Much like madness in great ones must not unwatched go, Skattestyrelsen (SKAT), Denmark's tax agency, has decided that taxes not paid on bitcoin gains will no longer go unwatched. In a recent press release, SKAT announced it would investigate 2,700 individuals who traded in bitcoins on an unnamed Finnish crypto exchange from 2015 to 2017 and failed to include any profits or losses on tax documents.
According to the information shared by the Danish agency, the 2,700 Danes purchased 49.7 million Danish krone (DKK) (about $7.56 million) worth of bitcoin on the exchange and sold back 53 million DKK (about $8.05 million) worth of bitcoin. The release also notes that most of the traders invested less than 10,000 DKK (about $1,500), while a smaller group traded between 10,000 DKK and 1 million DKK (about $152,000).
SKAT has already begun to contact the first group of Danish traders involved in the exchange and will individually assess whether the outcome of the deal should be included as taxable income. Karin Bergen, the directorate of SKAT, stated:
"This is probably just the tip of the iceberg. Although it is a relatively small bitcoin stock exchange, the information is a very valuable source, which clearly shows trends and patterns in the area. The knowledge we gain about data mining, segments, and methods in general will make us wiser in the area."
To Tax or Not to Tax, That Is the Question
SKAT's release emphasizes that if a loss or profit relates to trading bitcoins or other cryptocurrencies, then "the profit on resale must be included as personal income. … [and] losses could be deducted as an equalization deduction." However, SKAT's wills and fates do so contrary run. In an article from the Danish Broadcasting Corporation (DR), Danish lawyer Payam Samarghandi explains that the country's supreme tax authority, Skatterådet, found that bitcoins were not "real" currency in 2014, and therefore the profits are not taxable.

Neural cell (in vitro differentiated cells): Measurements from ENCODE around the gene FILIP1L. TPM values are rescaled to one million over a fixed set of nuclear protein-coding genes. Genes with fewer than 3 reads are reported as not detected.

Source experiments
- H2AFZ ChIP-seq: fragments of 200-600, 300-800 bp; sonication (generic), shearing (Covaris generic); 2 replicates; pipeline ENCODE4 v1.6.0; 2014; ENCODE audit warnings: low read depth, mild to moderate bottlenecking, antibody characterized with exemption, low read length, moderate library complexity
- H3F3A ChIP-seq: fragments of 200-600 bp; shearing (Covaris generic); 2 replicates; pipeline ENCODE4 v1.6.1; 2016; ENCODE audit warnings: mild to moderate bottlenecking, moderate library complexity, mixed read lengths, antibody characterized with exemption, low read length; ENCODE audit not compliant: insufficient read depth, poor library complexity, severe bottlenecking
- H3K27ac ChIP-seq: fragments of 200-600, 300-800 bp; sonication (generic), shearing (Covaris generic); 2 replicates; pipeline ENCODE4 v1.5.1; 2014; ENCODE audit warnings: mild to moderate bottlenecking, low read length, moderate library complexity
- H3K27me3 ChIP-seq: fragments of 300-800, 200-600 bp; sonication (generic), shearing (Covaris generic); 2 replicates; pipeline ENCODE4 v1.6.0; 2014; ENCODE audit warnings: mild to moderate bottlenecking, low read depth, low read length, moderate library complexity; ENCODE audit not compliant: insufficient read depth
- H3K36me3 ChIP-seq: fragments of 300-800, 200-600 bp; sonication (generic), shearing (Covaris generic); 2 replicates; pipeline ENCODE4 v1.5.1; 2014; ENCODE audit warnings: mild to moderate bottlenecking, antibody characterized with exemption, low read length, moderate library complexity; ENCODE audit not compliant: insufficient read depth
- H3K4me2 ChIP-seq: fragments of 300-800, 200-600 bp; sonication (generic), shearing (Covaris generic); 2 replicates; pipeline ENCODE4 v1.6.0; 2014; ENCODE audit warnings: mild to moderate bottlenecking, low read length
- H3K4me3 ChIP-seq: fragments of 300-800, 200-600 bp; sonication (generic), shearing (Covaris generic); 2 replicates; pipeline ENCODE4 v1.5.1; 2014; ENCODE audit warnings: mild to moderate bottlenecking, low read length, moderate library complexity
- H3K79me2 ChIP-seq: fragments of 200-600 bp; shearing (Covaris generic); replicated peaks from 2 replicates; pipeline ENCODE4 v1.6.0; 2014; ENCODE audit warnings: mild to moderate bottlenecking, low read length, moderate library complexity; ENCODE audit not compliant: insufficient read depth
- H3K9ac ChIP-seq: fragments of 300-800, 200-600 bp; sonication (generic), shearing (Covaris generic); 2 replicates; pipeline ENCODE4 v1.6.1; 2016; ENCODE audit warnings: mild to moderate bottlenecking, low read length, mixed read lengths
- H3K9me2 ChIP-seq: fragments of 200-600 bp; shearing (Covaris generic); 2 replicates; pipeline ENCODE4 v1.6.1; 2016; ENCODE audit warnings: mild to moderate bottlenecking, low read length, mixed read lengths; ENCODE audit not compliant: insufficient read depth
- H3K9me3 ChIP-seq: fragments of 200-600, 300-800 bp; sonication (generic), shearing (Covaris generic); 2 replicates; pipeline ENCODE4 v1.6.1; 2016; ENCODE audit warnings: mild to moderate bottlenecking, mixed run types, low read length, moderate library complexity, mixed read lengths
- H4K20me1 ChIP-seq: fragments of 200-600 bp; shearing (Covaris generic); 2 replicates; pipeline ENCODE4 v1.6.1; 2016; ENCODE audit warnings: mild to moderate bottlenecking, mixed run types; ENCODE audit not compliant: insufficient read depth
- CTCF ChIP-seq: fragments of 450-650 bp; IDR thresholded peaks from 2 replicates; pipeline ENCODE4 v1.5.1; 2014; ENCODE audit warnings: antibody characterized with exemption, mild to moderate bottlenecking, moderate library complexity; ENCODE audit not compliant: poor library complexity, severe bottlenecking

On the other hand, Louise Schack Elholm V, a member of the Danish parliament and the Liberal Party's tax rapporteur, disagreed with Samarghandi's reading of the Skatterådet ruling. Elholm argues that it is apparent from the 2014 decision that the profits from cryptocurrencies are taxable if they were speculative purchases, as in purchases made in an attempt to profit from short-term fluctuations in the market.
How SKAT plans to handle the taxation situation isn't made clear. The release only states: "If something does not match, we will contact them and ask for more information."
Maybe some sort of elaborate play to guilt the information out of the individuals? Just spitballing ideas here.
Translations by Google.